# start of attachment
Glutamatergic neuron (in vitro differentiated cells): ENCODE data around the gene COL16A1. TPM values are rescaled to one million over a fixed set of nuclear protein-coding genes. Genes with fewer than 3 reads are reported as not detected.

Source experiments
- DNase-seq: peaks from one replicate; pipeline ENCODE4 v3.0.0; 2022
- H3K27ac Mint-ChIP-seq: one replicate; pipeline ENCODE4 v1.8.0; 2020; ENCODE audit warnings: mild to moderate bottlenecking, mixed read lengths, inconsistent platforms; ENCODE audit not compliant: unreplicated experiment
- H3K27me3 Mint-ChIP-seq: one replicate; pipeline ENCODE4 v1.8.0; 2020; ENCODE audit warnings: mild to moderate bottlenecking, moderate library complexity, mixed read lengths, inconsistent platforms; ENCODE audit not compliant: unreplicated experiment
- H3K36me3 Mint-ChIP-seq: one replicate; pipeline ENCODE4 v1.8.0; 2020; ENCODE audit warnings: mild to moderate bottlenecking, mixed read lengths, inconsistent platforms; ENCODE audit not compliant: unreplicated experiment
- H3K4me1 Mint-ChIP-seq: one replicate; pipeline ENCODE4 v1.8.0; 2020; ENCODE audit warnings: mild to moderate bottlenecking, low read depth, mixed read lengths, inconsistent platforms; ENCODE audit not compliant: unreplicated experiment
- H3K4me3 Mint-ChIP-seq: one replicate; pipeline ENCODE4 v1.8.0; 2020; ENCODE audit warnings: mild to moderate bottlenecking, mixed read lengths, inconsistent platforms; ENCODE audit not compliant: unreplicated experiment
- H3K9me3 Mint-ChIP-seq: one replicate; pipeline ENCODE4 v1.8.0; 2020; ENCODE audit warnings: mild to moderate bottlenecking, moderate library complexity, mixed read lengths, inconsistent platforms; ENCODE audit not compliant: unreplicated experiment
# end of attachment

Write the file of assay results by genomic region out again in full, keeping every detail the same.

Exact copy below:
Glutamatergic neuron (in vitro differentiated cells): ENCODE data around the gene COL16A1. TPM values are rescaled to one million over a fixed set of nuclear protein-coding genes. Genes with fewer than 3 reads are reported as not detected.

Source experiments
- DNase-seq: peaks from one replicate; pipeline ENCODE4 v3.0.0; 2022
- H3K27ac Mint-ChIP-seq: one replicate; pipeline ENCODE4 v1.8.0; 2020; ENCODE audit warnings: mild to moderate bottlenecking, mixed read lengths, inconsistent platforms; ENCODE audit not compliant: unreplicated experiment
- H3K27me3 Mint-ChIP-seq: one replicate; pipeline ENCODE4 v1.8.0; 2020; ENCODE audit warnings: mild to moderate bottlenecking, moderate library complexity, mixed read lengths, inconsistent platforms; ENCODE audit not compliant: unreplicated experiment
- H3K36me3 Mint-ChIP-seq: one replicate; pipeline ENCODE4 v1.8.0; 2020; ENCODE audit warnings: mild to moderate bottlenecking, mixed read lengths, inconsistent platforms; ENCODE audit not compliant: unreplicated experiment
- H3K4me1 Mint-ChIP-seq: one replicate; pipeline ENCODE4 v1.8.0; 2020; ENCODE audit warnings: mild to moderate bottlenecking, low read depth, mixed read lengths, inconsistent platforms; ENCODE audit not compliant: unreplicated experiment
- H3K4me3 Mint-ChIP-seq: one replicate; pipeline ENCODE4 v1.8.0; 2020; ENCODE audit warnings: mild to moderate bottlenecking, mixed read lengths, inconsistent platforms; ENCODE audit not compliant: unreplicated experiment
- H3K9me3 Mint-ChIP-seq: one replicate; pipeline ENCODE4 v1.8.0; 2020; ENCODE audit warnings: mild to moderate bottlenecking, moderate library complexity, mixed read lengths, inconsistent platforms; ENCODE audit not compliant: unreplicated experiment